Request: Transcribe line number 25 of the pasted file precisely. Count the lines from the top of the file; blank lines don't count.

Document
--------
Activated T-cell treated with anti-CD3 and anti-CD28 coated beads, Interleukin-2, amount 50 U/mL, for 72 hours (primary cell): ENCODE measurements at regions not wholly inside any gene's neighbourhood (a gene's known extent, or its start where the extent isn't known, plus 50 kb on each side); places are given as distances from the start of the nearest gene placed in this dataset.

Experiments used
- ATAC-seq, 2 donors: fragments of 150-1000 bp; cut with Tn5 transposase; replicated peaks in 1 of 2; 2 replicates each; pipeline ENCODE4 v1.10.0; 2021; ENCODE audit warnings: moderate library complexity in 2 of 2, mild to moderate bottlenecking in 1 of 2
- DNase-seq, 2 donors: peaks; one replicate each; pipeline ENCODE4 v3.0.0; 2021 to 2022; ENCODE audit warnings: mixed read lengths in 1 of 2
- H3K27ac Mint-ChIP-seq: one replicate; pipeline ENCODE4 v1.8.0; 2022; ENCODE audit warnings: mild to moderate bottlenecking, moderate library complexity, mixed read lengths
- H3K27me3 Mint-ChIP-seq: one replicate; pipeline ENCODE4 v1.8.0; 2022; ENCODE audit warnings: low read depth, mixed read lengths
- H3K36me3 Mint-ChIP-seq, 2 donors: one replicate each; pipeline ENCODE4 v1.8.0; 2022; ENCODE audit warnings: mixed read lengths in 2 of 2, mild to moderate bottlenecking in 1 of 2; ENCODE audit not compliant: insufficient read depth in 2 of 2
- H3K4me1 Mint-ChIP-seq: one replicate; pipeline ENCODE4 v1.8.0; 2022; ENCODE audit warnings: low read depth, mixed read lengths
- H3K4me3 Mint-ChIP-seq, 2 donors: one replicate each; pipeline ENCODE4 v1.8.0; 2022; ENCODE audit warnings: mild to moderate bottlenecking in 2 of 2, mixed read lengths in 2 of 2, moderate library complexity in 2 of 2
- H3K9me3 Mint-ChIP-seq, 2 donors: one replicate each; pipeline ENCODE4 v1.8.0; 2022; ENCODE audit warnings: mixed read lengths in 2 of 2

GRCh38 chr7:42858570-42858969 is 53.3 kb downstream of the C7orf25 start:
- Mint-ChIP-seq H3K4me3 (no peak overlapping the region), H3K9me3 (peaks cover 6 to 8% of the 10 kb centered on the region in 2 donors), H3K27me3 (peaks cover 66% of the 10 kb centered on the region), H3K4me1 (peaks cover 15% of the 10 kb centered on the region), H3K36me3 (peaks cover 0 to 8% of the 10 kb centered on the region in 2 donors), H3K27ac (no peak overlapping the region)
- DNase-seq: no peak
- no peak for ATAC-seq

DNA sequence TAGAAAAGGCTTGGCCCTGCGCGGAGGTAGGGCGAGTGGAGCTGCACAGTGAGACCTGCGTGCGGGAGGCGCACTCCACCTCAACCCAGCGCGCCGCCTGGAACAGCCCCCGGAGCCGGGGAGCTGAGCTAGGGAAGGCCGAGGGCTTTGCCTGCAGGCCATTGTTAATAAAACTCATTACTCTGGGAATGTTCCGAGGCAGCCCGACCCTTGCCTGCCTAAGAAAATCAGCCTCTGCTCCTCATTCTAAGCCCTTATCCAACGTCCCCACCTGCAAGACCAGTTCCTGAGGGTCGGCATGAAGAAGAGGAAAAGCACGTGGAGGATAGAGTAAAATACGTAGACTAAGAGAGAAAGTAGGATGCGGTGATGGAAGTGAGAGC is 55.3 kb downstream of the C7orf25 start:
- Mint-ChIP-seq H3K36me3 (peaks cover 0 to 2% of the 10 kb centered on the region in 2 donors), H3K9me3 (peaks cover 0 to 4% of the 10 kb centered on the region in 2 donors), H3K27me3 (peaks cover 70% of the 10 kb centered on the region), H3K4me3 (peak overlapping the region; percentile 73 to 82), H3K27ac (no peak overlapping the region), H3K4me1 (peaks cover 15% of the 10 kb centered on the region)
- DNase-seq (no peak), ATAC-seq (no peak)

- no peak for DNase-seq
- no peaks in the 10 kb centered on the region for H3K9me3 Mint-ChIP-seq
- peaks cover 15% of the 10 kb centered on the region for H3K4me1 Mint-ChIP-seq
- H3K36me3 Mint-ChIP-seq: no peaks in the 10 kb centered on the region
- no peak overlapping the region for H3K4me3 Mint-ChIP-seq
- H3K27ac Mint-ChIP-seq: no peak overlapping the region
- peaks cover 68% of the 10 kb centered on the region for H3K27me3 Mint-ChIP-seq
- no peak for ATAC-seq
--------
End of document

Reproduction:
- no peak for ATAC-seq